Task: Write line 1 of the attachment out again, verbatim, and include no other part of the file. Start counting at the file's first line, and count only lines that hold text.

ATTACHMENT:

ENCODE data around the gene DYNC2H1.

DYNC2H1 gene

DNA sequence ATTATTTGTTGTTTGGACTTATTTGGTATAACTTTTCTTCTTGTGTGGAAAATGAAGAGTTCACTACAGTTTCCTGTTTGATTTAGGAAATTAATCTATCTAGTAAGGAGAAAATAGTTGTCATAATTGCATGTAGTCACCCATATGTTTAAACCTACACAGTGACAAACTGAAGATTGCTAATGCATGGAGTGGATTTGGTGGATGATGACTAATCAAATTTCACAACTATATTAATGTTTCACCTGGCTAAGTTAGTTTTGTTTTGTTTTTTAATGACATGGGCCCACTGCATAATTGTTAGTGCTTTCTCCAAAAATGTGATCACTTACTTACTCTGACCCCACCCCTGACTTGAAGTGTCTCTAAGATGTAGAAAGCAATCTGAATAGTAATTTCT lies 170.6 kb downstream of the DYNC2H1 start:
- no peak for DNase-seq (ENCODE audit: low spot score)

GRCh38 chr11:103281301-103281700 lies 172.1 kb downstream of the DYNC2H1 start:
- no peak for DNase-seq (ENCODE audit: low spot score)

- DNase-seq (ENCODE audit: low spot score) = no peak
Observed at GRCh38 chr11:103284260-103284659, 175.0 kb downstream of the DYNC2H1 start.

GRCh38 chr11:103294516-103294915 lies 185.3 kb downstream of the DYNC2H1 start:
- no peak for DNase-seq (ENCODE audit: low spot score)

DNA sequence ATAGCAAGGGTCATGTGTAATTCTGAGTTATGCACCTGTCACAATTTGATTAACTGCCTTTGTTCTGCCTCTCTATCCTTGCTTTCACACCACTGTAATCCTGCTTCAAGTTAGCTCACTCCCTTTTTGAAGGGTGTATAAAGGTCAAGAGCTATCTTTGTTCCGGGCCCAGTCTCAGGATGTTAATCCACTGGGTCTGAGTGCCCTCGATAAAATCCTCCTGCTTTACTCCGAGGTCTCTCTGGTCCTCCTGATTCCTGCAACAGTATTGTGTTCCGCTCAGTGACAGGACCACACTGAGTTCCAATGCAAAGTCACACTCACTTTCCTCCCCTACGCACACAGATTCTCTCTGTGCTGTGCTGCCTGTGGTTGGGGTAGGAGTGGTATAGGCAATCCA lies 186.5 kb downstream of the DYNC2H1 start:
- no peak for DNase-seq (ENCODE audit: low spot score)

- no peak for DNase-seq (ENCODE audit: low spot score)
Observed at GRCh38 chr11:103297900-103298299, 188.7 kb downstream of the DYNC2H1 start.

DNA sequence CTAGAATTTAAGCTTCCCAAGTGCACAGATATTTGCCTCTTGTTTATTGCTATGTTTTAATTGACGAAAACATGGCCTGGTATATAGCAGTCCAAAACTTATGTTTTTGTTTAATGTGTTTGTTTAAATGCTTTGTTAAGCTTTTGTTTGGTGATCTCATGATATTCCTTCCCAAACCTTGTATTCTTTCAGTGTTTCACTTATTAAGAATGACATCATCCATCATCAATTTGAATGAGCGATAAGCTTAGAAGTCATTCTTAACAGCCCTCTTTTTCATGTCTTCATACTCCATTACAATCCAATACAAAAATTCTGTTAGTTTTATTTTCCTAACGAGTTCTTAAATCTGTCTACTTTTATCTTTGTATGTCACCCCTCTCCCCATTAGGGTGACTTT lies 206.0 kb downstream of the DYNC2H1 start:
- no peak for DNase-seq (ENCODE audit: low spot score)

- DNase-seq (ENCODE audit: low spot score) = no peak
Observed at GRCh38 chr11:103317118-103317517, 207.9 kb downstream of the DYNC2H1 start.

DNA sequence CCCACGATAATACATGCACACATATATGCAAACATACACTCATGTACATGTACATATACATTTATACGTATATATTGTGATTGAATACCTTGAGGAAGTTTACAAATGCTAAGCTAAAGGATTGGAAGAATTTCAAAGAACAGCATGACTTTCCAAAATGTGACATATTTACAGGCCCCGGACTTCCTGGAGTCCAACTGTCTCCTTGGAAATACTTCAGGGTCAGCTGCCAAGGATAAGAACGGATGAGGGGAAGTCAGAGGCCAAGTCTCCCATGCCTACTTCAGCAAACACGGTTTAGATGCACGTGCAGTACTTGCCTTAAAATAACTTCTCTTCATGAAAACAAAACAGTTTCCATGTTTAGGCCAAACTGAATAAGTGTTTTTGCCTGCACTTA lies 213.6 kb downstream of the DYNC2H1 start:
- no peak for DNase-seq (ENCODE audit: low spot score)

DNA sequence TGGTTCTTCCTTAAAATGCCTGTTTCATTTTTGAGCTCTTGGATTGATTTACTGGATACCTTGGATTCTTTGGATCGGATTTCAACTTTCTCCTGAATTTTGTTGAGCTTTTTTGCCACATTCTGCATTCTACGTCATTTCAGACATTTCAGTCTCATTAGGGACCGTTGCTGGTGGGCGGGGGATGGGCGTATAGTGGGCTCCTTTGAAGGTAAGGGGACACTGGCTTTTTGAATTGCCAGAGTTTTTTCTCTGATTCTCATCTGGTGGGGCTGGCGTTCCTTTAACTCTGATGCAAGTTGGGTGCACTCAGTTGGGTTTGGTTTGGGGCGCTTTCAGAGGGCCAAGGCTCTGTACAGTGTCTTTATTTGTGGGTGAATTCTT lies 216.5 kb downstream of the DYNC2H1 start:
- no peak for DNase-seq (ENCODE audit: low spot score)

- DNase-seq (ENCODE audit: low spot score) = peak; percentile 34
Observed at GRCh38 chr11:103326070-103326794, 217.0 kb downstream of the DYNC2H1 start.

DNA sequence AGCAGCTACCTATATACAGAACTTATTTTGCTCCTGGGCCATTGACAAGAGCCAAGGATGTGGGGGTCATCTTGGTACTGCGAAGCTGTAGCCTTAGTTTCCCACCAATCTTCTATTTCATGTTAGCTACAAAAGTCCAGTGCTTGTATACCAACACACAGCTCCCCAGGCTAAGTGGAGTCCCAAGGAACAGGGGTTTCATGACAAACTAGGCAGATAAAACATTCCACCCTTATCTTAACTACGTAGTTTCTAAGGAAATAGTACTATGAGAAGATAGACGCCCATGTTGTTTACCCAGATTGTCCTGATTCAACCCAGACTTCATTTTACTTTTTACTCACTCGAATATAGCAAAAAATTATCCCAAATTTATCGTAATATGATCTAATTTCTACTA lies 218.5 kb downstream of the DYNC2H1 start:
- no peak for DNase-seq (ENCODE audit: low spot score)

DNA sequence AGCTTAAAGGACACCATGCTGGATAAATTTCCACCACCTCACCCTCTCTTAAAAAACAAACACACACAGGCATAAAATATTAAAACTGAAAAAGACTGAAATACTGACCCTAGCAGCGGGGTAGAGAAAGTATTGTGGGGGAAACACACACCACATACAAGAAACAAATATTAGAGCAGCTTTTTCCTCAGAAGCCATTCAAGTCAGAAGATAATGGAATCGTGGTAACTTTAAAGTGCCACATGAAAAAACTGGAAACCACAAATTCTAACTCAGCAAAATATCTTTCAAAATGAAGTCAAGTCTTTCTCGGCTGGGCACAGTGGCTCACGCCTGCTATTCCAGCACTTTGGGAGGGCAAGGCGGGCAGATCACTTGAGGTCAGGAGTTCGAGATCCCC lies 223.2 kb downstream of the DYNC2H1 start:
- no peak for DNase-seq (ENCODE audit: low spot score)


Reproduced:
ENCODE data around the gene DYNC2H1.